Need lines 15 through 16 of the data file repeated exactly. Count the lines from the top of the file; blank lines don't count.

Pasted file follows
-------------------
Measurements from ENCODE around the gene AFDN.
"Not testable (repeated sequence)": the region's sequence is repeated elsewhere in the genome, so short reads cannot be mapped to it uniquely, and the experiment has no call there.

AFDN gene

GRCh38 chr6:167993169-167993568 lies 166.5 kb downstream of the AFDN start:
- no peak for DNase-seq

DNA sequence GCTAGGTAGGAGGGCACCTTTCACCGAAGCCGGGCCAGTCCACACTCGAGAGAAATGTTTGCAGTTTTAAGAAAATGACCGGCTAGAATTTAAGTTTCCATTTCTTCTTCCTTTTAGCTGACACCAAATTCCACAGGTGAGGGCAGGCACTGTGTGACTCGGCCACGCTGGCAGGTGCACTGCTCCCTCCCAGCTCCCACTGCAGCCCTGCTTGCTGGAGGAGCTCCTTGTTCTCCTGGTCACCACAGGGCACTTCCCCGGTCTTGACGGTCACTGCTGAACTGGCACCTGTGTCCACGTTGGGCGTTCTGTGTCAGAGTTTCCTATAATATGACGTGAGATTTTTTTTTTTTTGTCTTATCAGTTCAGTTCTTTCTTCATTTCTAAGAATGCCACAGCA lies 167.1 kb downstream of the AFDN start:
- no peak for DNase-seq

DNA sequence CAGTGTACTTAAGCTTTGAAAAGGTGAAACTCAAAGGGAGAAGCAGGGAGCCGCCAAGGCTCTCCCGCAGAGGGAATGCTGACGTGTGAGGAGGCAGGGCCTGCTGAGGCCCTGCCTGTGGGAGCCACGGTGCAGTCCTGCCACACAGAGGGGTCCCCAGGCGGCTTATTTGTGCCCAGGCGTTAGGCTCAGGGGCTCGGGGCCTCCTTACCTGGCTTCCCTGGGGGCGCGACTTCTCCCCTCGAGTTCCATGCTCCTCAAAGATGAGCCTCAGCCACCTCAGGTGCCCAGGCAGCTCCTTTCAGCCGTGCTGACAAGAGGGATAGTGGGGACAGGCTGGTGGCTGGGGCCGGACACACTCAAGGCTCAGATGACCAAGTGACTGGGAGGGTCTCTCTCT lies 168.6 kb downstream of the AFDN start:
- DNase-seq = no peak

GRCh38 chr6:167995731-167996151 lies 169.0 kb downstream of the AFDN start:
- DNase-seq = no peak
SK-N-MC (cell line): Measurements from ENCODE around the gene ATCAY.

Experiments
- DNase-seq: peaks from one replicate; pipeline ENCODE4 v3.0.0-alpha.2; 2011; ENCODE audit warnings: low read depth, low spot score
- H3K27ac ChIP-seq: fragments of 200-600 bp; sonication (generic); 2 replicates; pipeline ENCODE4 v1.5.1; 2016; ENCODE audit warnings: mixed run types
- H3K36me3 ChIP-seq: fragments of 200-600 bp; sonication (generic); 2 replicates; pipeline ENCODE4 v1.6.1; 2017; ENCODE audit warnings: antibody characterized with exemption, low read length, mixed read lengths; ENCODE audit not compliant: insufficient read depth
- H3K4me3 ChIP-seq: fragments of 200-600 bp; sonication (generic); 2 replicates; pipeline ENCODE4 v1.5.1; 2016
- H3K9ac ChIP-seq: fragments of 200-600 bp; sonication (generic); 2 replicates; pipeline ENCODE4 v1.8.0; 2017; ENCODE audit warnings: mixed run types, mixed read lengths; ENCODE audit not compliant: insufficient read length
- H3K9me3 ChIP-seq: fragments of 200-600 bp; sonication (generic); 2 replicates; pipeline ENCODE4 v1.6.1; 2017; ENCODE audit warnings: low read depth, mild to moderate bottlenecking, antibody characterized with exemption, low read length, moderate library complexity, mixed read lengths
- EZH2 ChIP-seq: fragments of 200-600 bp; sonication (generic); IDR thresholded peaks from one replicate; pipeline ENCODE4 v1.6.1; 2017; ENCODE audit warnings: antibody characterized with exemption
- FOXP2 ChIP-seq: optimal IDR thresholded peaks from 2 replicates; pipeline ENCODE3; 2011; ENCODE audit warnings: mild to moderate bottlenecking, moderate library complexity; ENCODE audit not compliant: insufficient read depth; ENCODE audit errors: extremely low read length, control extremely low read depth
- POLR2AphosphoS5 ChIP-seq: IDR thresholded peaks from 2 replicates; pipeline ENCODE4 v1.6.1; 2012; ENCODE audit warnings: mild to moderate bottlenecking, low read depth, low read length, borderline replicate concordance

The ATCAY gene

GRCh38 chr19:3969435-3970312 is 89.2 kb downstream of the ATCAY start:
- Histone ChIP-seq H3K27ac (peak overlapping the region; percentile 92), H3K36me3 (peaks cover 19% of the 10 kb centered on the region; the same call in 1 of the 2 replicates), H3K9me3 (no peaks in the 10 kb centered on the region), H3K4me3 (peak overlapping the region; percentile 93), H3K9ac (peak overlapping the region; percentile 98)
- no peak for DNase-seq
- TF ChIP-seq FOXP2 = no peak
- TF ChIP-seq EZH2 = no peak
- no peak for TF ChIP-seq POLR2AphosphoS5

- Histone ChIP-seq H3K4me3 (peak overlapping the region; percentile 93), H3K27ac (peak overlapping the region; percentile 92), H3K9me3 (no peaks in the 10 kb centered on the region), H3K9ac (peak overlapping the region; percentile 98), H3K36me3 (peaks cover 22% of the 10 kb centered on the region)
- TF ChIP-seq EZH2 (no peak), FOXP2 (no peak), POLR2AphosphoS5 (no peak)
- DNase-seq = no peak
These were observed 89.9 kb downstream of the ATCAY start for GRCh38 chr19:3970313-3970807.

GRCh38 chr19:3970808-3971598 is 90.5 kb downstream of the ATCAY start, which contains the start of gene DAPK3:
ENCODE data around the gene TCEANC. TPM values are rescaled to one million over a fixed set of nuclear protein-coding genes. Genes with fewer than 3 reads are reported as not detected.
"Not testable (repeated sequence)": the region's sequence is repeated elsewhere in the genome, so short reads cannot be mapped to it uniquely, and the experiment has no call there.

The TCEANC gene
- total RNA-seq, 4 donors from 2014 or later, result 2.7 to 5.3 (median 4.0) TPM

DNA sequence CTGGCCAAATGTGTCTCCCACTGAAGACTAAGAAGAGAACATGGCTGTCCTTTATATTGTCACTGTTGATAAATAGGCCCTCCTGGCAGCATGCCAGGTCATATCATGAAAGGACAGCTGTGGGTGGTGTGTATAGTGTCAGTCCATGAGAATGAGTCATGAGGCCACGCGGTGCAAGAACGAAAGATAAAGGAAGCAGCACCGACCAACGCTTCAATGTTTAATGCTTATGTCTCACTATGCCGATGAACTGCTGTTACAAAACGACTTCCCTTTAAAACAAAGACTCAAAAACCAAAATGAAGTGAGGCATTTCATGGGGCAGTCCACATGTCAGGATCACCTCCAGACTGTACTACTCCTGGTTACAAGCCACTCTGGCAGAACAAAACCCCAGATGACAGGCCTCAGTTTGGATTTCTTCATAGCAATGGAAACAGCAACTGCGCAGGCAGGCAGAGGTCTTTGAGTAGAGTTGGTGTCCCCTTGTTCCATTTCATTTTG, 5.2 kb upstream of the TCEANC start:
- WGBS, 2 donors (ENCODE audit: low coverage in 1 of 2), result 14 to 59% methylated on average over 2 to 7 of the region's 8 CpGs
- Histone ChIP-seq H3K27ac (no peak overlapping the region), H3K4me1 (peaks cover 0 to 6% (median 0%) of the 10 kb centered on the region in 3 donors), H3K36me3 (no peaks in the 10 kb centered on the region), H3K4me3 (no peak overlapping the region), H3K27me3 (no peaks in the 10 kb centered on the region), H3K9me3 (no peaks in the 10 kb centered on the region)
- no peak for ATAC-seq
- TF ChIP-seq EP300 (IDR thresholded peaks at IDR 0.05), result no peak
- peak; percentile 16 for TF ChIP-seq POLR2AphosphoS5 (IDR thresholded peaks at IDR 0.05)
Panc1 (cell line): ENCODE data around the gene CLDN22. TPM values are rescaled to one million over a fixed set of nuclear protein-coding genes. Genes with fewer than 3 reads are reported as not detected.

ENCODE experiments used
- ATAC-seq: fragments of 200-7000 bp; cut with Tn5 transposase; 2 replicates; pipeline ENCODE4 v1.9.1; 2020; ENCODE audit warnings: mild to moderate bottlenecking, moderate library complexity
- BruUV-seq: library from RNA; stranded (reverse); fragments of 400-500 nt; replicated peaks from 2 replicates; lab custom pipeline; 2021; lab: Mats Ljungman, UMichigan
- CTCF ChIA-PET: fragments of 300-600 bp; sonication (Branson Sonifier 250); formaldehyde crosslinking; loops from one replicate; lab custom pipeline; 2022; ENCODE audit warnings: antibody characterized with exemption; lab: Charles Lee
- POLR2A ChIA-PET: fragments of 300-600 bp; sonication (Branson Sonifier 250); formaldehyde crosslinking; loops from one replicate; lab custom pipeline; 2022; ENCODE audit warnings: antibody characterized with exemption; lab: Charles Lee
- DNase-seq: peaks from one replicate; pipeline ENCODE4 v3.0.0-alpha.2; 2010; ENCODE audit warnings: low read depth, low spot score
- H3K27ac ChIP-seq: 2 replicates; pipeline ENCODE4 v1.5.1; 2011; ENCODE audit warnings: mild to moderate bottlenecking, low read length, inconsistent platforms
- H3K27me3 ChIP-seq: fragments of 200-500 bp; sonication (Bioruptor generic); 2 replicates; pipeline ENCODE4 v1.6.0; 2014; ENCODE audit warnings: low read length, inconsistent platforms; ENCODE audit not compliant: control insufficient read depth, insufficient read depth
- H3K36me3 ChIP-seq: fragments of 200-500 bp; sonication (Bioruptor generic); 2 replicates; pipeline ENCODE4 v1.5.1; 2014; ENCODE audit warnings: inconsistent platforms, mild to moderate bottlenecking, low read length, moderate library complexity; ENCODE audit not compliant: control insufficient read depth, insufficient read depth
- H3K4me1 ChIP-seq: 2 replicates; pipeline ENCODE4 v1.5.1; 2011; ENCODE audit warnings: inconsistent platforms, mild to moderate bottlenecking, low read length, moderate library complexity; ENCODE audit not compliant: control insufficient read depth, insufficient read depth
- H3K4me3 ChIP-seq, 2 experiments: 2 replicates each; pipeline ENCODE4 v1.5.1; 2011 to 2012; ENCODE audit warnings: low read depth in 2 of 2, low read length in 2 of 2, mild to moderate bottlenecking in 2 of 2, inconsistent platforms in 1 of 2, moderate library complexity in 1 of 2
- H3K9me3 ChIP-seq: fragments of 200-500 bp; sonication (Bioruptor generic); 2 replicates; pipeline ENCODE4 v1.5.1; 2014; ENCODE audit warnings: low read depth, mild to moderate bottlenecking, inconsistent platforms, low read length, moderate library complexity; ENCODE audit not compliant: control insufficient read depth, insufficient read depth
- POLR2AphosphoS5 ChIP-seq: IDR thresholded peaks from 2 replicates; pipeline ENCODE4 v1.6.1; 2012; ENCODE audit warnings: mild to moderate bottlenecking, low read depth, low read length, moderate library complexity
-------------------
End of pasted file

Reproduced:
- H3K27ac ChIP-seq: fragments of 200-600 bp; sonication (generic); 2 replicates; pipeline ENCODE4 v1.5.1; 2016; ENCODE audit warnings: mixed run types
- H3K36me3 ChIP-seq: fragments of 200-600 bp; sonication (generic); 2 replicates; pipeline ENCODE4 v1.6.1; 2017; ENCODE audit warnings: antibody characterized with exemption, low read length, mixed read lengths; ENCODE audit not compliant: insufficient read depth